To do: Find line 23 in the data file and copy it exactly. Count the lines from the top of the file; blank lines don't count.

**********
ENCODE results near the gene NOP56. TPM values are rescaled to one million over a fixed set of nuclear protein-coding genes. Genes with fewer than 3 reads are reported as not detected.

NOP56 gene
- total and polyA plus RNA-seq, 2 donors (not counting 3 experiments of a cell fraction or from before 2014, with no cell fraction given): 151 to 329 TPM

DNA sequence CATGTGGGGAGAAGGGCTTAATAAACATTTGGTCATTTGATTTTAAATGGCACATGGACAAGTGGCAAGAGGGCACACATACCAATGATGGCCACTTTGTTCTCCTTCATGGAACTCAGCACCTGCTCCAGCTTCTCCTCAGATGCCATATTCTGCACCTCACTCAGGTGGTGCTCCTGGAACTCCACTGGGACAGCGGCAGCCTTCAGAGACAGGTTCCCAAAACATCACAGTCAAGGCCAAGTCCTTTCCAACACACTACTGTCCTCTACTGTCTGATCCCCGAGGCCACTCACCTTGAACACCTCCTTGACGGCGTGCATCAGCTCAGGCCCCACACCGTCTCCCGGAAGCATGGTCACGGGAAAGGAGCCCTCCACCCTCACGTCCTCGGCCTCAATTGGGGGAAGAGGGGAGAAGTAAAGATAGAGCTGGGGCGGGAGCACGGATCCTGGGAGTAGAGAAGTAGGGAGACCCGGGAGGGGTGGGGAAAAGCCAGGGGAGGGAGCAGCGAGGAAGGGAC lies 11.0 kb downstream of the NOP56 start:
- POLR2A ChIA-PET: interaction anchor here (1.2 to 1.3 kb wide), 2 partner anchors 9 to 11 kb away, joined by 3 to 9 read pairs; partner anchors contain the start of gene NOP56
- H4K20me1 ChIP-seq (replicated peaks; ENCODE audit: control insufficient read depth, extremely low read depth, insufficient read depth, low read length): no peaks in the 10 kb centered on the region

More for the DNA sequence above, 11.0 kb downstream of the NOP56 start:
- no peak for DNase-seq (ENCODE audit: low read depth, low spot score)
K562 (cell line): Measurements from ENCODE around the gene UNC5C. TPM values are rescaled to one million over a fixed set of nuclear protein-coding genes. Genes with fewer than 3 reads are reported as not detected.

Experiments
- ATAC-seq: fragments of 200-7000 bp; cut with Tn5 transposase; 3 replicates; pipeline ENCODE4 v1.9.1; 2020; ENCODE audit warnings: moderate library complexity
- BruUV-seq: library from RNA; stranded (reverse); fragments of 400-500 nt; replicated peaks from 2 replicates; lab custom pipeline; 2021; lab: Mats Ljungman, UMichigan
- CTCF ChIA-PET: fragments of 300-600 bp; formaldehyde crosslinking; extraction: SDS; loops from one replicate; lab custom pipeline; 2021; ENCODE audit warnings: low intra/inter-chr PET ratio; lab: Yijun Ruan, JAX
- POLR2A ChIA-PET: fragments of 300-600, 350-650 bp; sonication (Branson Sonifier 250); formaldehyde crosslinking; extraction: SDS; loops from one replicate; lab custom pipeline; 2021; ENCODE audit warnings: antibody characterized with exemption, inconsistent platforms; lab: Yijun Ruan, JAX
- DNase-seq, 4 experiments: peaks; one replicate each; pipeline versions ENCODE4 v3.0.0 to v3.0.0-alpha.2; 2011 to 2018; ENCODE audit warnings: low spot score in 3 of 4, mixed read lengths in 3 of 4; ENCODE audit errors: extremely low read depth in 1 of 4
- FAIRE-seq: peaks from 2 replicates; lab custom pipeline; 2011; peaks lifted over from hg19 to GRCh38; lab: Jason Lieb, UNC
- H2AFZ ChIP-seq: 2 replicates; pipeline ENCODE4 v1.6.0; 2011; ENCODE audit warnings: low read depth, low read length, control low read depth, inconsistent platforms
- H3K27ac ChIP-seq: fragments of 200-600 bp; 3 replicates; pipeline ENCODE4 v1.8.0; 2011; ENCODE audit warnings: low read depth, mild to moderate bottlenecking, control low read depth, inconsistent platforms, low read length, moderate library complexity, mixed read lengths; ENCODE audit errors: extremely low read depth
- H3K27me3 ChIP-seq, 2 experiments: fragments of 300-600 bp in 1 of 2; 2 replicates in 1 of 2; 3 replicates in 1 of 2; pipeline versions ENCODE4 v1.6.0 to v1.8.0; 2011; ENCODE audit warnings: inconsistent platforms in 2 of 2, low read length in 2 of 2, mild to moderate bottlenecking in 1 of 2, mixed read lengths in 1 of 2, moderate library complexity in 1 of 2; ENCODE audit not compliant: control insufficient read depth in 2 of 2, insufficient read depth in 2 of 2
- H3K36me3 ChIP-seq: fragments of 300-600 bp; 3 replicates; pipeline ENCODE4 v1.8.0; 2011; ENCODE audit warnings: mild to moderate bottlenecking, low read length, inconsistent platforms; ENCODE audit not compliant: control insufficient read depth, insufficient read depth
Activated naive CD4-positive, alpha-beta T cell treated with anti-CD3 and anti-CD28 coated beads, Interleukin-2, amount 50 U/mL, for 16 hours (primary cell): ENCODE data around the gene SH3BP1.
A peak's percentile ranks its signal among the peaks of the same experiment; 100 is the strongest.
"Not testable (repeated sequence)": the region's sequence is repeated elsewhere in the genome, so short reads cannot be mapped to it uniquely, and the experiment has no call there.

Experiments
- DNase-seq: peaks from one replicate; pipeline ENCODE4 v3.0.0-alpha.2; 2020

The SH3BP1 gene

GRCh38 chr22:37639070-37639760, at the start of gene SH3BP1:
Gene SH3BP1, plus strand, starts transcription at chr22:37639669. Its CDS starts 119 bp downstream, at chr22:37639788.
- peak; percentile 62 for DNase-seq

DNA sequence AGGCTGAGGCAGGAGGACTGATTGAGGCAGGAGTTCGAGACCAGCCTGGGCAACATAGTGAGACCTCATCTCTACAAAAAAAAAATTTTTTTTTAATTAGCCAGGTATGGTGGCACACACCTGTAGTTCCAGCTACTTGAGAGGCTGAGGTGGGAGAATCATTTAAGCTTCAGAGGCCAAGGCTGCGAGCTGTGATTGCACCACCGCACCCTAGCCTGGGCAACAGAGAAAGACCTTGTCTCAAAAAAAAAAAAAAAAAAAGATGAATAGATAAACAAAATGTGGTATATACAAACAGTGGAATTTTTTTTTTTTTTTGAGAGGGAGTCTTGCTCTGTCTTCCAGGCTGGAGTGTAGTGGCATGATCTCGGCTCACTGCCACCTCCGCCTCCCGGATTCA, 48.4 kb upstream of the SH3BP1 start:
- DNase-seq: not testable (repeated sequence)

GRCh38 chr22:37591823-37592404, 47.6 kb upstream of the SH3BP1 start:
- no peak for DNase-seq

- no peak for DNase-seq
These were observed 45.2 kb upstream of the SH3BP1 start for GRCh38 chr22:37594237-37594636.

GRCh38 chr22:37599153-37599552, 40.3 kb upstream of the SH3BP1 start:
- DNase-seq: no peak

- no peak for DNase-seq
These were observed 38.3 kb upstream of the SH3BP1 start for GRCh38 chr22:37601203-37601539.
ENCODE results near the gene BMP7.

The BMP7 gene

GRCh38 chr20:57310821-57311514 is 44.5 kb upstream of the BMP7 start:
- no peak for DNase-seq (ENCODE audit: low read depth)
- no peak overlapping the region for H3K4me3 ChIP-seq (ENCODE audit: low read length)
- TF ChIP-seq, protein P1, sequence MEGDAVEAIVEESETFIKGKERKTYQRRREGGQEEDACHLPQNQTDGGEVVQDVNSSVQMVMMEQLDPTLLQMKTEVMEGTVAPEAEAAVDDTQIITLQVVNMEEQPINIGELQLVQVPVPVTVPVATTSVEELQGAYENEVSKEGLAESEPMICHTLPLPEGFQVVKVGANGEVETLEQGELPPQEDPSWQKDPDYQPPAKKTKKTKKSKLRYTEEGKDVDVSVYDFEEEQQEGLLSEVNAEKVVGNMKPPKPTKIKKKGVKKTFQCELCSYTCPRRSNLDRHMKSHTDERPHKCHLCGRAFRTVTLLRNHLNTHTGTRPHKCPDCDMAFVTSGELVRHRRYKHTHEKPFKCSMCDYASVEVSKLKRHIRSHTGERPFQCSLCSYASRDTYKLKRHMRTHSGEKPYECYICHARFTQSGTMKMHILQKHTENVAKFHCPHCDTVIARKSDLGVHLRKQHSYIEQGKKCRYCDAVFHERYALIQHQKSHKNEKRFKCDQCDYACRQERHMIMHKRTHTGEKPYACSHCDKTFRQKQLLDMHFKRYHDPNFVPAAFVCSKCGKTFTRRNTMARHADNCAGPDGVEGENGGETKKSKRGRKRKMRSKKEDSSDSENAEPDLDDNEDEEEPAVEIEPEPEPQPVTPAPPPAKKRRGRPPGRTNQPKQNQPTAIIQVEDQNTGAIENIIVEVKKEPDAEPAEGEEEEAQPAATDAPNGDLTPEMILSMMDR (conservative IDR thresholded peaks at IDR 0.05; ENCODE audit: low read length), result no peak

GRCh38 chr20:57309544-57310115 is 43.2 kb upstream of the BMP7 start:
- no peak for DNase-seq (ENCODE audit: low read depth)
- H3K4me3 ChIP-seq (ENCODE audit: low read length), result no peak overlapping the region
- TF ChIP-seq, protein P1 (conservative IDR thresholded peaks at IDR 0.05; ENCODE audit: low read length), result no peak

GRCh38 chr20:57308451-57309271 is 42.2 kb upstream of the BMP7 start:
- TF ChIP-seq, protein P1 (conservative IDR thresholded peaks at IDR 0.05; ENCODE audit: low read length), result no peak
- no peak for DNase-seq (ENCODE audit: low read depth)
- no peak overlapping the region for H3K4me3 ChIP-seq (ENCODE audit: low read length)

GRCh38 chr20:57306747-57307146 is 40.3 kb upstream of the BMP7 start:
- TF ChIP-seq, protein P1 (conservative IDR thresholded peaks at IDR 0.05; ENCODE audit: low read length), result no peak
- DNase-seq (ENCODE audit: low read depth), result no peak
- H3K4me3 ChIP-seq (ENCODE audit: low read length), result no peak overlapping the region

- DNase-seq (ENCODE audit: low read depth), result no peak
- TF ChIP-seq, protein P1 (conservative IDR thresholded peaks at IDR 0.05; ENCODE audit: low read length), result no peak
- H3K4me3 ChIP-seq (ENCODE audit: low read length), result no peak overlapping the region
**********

"Not testable (repeated sequence)": the region's sequence is repeated elsewhere in the genome, so short reads cannot be mapped to it uniquely, and the experiment has no call there.